I retain a weird affection for Elliott, the phantom phone-caller, who was really the result of a happy accident. In my original inception of the book, Harry was going to receive a phone call at the very end from an old friend who hadn’t heard of Anna’s death. This caller’s open and heartfelt grief at the news was meant to be Harry’s last straw, and to contrast with Harry’s emotional constipation. But mid-way, I decided to have Harry change his phone number, so that wasn’t going to work any more. And I thought, what if someone called looking for the previous owner of the new number?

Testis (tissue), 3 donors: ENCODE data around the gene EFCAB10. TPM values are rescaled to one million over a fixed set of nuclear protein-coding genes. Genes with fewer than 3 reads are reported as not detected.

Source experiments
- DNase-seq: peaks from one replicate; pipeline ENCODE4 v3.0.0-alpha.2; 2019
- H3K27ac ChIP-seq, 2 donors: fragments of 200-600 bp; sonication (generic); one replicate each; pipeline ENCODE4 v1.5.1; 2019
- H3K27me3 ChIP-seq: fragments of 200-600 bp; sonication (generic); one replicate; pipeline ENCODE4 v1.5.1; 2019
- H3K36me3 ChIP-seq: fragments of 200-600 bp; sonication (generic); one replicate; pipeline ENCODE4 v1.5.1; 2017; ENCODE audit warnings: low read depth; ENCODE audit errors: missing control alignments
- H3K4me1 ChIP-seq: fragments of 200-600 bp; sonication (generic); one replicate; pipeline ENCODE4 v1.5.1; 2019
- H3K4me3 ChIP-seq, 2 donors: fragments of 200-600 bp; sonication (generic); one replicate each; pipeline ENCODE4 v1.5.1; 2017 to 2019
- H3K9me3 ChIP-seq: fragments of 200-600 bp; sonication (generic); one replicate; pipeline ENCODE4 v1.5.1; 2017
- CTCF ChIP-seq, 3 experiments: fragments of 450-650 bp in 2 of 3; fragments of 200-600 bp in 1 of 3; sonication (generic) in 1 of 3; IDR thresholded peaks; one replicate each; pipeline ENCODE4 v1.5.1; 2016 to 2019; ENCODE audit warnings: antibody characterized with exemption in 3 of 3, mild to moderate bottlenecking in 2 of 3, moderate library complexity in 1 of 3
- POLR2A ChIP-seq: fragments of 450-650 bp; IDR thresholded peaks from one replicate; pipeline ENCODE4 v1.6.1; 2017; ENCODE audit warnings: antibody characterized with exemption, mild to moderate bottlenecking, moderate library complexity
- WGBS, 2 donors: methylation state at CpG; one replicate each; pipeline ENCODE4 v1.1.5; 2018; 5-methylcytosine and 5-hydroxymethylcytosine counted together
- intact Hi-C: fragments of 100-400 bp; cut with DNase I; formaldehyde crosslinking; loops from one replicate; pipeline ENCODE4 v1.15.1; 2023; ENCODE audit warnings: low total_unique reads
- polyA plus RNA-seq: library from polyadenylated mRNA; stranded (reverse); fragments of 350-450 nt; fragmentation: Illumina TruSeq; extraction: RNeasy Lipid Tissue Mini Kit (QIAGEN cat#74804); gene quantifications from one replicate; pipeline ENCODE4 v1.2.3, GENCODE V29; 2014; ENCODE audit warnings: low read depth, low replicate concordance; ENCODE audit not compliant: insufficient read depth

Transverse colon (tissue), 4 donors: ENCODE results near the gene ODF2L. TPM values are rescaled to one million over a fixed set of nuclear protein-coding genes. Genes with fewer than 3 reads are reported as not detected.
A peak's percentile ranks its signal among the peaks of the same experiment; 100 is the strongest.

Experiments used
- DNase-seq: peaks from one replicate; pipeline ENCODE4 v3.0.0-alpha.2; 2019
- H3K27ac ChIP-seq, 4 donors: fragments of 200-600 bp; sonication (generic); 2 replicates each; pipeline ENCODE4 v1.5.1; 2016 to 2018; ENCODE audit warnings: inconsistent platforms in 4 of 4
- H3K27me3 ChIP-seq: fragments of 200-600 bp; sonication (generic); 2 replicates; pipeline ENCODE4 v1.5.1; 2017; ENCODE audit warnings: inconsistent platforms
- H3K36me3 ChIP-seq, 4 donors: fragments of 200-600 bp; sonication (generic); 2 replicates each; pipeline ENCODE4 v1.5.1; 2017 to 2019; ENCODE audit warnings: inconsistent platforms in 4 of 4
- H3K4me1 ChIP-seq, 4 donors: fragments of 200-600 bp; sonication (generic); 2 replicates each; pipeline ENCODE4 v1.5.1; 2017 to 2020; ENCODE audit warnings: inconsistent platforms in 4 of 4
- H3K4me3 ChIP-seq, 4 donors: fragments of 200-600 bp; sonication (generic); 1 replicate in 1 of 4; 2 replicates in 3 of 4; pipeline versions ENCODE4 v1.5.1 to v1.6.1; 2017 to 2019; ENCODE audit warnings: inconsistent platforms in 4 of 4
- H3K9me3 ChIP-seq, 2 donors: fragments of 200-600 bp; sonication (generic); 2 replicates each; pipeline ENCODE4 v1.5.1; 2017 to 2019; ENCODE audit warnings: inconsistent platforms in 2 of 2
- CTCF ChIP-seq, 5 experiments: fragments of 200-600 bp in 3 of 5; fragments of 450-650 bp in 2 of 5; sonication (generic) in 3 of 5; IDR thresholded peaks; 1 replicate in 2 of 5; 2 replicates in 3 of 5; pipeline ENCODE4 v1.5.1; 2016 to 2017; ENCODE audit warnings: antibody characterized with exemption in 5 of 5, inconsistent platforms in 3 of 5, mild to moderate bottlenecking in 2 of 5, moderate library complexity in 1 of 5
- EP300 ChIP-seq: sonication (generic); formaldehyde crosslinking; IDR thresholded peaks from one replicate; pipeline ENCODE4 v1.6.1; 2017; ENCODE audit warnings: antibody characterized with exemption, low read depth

Fortune and poor judgment thrust Harry into situations not designed for the squeamish; eventually, I had to stop reading the book on the train to work because the several scenes were so cringe-inducing that my groans and facial gymnastics were attracting more attention than I really wanted. As well, I agree with your assessment of the development of Harry in many ways. In a way, much like in Harry’s relationships on the page, he is a hard man for a reader to like. Even his “good deeds” have a motivation that is questionable at best and lecherous at worst.